- first parameter is the schema name,
- the second parameter is the object name,
- the third parameter is the index id,
- the fourth parameter is the partition id
- and the last parameter is the compression type.
In the example above, I will be looking at ROW compression on the Sales.SalesOrderDetail table in the AdventureWorks database. Running the query will give you the results shown below.
Note the columns size_with_current_compression_setting (KB) and size_with_requested_compression_setting (KB) which will give you an estimate on the space savings you will achieve in the Sales.SalesOrderDetail table, assuming there is no fragmentation.
To use the Data Compression Wizard, right-click on the Sales.SalesOrderDetail table, select Storage and click Manage Compression.
This will launch the Data Compression Wizard. On the Welcome to Data Compression Wizard, click Next.
On the Select Compression Type page, click the drop-down menu on the Compression Type column to select your compression of choice. I'll choose ROW since this is the option used using the sp_estimate_data_compression_savings system stored procedure. Click the Calculate button to display a similar information provided by the stored procedure.
These two methods will give you an estimate of the storage space savings you will get by compressing your tables or indexes.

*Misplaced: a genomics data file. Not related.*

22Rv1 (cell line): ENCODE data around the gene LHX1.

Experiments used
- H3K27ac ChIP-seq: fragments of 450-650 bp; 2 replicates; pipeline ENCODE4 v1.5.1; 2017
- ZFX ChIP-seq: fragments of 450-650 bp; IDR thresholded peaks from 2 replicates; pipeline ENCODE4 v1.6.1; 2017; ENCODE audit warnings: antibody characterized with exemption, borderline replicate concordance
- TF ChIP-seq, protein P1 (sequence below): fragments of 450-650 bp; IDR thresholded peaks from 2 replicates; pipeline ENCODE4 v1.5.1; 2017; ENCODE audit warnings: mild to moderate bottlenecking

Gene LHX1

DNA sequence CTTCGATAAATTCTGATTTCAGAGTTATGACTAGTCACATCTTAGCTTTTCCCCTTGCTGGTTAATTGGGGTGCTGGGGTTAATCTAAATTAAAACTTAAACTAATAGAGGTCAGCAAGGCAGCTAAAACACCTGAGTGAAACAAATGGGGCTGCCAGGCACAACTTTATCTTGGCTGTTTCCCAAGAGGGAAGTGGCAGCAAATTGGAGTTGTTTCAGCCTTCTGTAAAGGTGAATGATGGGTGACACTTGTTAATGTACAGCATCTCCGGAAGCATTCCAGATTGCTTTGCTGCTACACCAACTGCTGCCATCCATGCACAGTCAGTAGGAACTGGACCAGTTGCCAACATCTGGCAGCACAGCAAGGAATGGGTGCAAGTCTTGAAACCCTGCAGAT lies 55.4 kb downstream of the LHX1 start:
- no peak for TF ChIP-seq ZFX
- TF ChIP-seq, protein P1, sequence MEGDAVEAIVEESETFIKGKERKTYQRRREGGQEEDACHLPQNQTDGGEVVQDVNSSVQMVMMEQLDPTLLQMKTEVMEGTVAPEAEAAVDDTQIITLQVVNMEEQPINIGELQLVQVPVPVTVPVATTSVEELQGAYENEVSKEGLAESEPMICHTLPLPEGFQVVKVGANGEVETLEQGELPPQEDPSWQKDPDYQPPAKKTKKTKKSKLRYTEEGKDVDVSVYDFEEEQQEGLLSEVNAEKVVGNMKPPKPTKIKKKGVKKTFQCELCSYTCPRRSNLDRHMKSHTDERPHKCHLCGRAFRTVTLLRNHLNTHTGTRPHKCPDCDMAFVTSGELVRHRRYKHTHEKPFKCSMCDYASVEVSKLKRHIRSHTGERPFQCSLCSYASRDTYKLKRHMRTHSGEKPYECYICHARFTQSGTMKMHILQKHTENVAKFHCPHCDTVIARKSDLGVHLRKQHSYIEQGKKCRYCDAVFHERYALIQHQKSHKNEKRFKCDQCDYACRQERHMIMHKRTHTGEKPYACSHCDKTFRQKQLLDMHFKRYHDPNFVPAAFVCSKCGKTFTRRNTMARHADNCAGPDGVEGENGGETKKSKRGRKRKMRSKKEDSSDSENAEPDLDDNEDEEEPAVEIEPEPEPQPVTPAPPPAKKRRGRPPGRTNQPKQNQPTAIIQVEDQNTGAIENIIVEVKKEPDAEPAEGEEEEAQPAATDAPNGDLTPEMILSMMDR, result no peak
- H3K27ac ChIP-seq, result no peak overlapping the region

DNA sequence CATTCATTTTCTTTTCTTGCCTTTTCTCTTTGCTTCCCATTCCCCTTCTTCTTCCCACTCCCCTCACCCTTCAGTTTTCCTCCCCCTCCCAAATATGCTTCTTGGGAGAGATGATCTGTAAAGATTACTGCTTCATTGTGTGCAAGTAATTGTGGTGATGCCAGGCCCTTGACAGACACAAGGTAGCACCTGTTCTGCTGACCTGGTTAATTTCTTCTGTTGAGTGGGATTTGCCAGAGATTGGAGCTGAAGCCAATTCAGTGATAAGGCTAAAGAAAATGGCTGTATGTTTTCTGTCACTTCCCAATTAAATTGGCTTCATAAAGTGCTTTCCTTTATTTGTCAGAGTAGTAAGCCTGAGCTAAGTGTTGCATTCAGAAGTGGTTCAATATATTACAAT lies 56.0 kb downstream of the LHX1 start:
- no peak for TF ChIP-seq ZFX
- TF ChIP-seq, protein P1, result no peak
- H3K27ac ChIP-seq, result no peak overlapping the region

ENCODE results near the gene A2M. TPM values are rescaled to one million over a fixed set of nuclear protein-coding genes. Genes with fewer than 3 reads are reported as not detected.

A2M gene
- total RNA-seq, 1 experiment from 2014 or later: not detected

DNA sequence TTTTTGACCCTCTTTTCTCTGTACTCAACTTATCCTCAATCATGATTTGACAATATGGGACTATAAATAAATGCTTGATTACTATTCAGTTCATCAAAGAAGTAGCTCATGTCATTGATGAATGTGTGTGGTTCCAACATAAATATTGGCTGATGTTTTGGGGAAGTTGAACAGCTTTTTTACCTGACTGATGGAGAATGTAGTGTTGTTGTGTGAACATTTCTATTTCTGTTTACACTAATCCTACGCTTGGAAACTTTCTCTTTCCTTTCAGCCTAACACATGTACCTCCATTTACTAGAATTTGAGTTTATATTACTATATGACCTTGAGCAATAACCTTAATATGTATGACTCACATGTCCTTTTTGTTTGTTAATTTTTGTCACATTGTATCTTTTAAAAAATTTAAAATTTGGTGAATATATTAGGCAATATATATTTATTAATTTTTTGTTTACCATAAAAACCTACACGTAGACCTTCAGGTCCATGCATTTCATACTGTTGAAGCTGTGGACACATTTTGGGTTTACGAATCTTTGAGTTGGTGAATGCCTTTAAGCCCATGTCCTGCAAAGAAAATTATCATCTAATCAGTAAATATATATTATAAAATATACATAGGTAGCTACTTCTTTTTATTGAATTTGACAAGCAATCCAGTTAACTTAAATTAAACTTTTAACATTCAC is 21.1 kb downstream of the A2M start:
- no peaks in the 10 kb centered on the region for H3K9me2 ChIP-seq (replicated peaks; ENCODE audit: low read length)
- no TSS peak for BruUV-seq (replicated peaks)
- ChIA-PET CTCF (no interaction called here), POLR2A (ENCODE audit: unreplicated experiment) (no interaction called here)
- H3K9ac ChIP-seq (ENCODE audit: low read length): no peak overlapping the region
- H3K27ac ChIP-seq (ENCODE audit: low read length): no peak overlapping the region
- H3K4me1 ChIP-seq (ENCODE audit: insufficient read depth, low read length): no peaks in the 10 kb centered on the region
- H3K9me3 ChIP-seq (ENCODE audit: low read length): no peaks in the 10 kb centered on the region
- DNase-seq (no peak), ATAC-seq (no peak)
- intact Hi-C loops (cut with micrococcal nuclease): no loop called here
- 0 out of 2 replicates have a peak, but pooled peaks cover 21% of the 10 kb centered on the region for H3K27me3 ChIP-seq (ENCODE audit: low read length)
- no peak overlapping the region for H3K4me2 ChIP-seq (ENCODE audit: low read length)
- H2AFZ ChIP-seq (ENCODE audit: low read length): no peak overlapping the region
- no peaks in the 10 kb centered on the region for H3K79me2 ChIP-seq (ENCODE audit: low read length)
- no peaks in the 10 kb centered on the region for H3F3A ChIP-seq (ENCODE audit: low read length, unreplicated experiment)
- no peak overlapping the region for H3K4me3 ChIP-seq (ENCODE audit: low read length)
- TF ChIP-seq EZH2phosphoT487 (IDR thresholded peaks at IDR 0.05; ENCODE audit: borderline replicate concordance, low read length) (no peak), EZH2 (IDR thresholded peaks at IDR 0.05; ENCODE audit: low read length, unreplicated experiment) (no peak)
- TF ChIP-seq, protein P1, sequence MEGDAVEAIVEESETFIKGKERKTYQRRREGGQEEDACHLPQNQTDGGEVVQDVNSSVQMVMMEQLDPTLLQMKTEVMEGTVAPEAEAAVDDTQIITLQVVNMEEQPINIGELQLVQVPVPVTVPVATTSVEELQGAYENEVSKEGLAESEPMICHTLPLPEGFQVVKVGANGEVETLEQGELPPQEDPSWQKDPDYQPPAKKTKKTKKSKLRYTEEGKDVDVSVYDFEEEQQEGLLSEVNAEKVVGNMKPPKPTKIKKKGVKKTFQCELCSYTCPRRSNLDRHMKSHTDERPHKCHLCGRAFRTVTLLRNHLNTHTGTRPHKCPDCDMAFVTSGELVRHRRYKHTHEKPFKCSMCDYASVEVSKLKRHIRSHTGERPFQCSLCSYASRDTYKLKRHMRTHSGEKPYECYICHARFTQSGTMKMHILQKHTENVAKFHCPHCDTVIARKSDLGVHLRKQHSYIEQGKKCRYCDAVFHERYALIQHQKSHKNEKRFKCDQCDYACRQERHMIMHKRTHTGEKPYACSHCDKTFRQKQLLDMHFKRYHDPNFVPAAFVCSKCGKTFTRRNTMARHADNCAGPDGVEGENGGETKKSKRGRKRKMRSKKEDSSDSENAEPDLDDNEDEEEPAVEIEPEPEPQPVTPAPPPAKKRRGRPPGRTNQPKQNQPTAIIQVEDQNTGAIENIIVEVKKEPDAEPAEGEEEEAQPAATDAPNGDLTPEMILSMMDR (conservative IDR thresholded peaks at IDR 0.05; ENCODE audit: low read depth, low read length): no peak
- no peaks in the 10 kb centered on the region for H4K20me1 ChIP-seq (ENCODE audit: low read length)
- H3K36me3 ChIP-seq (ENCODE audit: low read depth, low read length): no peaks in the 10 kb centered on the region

Enabling Compression on a Table
To enable compression on an existing non-partitioned table, use the ALTER TABLE command with the REBUILD option:
ALTER TABLE Sales.SalesOrderDetail
The syntax above enables ROW compression on Sales.SalesOrderDetail table. You can also continue with the Data Compression Wizard to enable compression on a table. After clicking the Calculate button on the Select Compression Type page, click Next. On the Select an Output Option page, you can chose to either create a script for review or saving to a file, run immediately or schedule as a job. As a DBA, you would have to do this as part of your regular database maintenance so you might as well create a script for it and later on include in a database maintenance job. Click on the Next button to continue.
Review the Data Compression Summary page before clicking Finish.
You may want to create a script that iterates thru all of your tables to generate a summary report using the sp_estimate_data_compression_savings system stored procedure which will help you in analyzing which tables or indexes you can compress.
As anything comes at a cost, data compression will definitely cost you CPU resources. You should evaluate and test whether the benefits outweigh the cost.
- Download an evaluation copy of SQL Server 2008 from this site.
- You can get the AdventureWorks database used in the sample here (click on AdventureWorksDB.msi).
- Try out the examples above on your sample test databases to have an idea on the benefits you will gain from data compression
- Check out Chad Boyd's blog entry on Data Compression in SQL Server 2008.
About the author
This author pledges the content of this article is based on professional experience and not AI generated.
View all my tips